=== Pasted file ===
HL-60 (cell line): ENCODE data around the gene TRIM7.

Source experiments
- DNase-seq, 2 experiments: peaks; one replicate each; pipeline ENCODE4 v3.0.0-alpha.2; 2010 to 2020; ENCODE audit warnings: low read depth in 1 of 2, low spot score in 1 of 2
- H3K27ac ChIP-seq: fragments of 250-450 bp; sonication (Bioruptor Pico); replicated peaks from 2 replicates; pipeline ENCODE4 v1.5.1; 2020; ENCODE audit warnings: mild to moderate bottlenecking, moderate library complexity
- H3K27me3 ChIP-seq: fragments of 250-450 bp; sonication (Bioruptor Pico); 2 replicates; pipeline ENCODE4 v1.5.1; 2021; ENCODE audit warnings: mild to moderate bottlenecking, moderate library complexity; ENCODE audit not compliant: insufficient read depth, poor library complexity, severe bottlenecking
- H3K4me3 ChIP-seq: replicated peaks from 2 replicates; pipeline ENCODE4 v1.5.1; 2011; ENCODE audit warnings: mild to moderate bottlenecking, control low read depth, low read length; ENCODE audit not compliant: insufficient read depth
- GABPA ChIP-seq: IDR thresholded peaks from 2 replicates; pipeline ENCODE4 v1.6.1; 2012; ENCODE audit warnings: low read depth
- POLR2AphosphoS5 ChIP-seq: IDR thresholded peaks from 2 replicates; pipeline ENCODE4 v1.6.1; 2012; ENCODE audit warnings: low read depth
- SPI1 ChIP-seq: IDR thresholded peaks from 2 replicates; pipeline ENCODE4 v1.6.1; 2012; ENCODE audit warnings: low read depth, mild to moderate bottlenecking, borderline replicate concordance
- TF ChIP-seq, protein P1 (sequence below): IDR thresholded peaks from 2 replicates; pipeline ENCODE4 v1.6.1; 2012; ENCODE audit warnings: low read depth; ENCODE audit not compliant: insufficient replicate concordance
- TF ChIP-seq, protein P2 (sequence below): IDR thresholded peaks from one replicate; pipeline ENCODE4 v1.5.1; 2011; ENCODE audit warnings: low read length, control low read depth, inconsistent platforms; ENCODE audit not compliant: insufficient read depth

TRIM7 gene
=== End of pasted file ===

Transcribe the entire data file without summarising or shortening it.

HL-60 (cell line): ENCODE data around the gene TRIM7.

Source experiments
- DNase-seq, 2 experiments: peaks; one replicate each; pipeline ENCODE4 v3.0.0-alpha.2; 2010 to 2020; ENCODE audit warnings: low read depth in 1 of 2, low spot score in 1 of 2
- H3K27ac ChIP-seq: fragments of 250-450 bp; sonication (Bioruptor Pico); replicated peaks from 2 replicates; pipeline ENCODE4 v1.5.1; 2020; ENCODE audit warnings: mild to moderate bottlenecking, moderate library complexity
- H3K27me3 ChIP-seq: fragments of 250-450 bp; sonication (Bioruptor Pico); 2 replicates; pipeline ENCODE4 v1.5.1; 2021; ENCODE audit warnings: mild to moderate bottlenecking, moderate library complexity; ENCODE audit not compliant: insufficient read depth, poor library complexity, severe bottlenecking
- H3K4me3 ChIP-seq: replicated peaks from 2 replicates; pipeline ENCODE4 v1.5.1; 2011; ENCODE audit warnings: mild to moderate bottlenecking, control low read depth, low read length; ENCODE audit not compliant: insufficient read depth
- GABPA ChIP-seq: IDR thresholded peaks from 2 replicates; pipeline ENCODE4 v1.6.1; 2012; ENCODE audit warnings: low read depth
- POLR2AphosphoS5 ChIP-seq: IDR thresholded peaks from 2 replicates; pipeline ENCODE4 v1.6.1; 2012; ENCODE audit warnings: low read depth
- SPI1 ChIP-seq: IDR thresholded peaks from 2 replicates; pipeline ENCODE4 v1.6.1; 2012; ENCODE audit warnings: low read depth, mild to moderate bottlenecking, borderline replicate concordance
- TF ChIP-seq, protein P1 (sequence below): IDR thresholded peaks from 2 replicates; pipeline ENCODE4 v1.6.1; 2012; ENCODE audit warnings: low read depth; ENCODE audit not compliant: insufficient replicate concordance
- TF ChIP-seq, protein P2 (sequence below): IDR thresholded peaks from one replicate; pipeline ENCODE4 v1.5.1; 2011; ENCODE audit warnings: low read length, control low read depth, inconsistent platforms; ENCODE audit not compliant: insufficient read depth

TRIM7 gene